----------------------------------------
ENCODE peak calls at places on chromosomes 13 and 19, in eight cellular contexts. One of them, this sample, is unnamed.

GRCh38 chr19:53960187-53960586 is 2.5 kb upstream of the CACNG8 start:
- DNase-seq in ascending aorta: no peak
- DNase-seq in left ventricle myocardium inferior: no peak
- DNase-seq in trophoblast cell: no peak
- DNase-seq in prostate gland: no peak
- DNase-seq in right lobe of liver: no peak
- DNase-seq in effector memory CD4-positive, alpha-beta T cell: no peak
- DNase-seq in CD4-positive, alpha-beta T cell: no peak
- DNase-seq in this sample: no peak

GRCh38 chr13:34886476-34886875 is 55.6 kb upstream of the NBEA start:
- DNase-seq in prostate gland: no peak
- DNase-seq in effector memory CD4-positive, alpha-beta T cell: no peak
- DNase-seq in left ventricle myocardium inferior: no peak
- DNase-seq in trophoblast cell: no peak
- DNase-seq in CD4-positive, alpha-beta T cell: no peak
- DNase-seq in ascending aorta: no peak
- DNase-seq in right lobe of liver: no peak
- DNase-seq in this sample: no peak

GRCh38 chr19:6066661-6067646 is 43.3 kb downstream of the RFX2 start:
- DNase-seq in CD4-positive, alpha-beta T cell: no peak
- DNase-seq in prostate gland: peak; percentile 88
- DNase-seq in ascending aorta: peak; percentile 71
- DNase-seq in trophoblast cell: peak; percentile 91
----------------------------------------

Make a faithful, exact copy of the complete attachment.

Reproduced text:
ENCODE peak calls at places on chromosomes 13 and 19, in eight cellular contexts. One of them, this sample, is unnamed.

GRCh38 chr19:53960187-53960586 is 2.5 kb upstream of the CACNG8 start:
- DNase-seq in ascending aorta: no peak
- DNase-seq in left ventricle myocardium inferior: no peak
- DNase-seq in trophoblast cell: no peak
- DNase-seq in prostate gland: no peak
- DNase-seq in right lobe of liver: no peak
- DNase-seq in effector memory CD4-positive, alpha-beta T cell: no peak
- DNase-seq in CD4-positive, alpha-beta T cell: no peak
- DNase-seq in this sample: no peak

GRCh38 chr13:34886476-34886875 is 55.6 kb upstream of the NBEA start:
- DNase-seq in prostate gland: no peak
- DNase-seq in effector memory CD4-positive, alpha-beta T cell: no peak
- DNase-seq in left ventricle myocardium inferior: no peak
- DNase-seq in trophoblast cell: no peak
- DNase-seq in CD4-positive, alpha-beta T cell: no peak
- DNase-seq in ascending aorta: no peak
- DNase-seq in right lobe of liver: no peak
- DNase-seq in this sample: no peak

GRCh38 chr19:6066661-6067646 is 43.3 kb downstream of the RFX2 start:
- DNase-seq in CD4-positive, alpha-beta T cell: no peak
- DNase-seq in prostate gland: peak; percentile 88
- DNase-seq in ascending aorta: peak; percentile 71
- DNase-seq in trophoblast cell: peak; percentile 91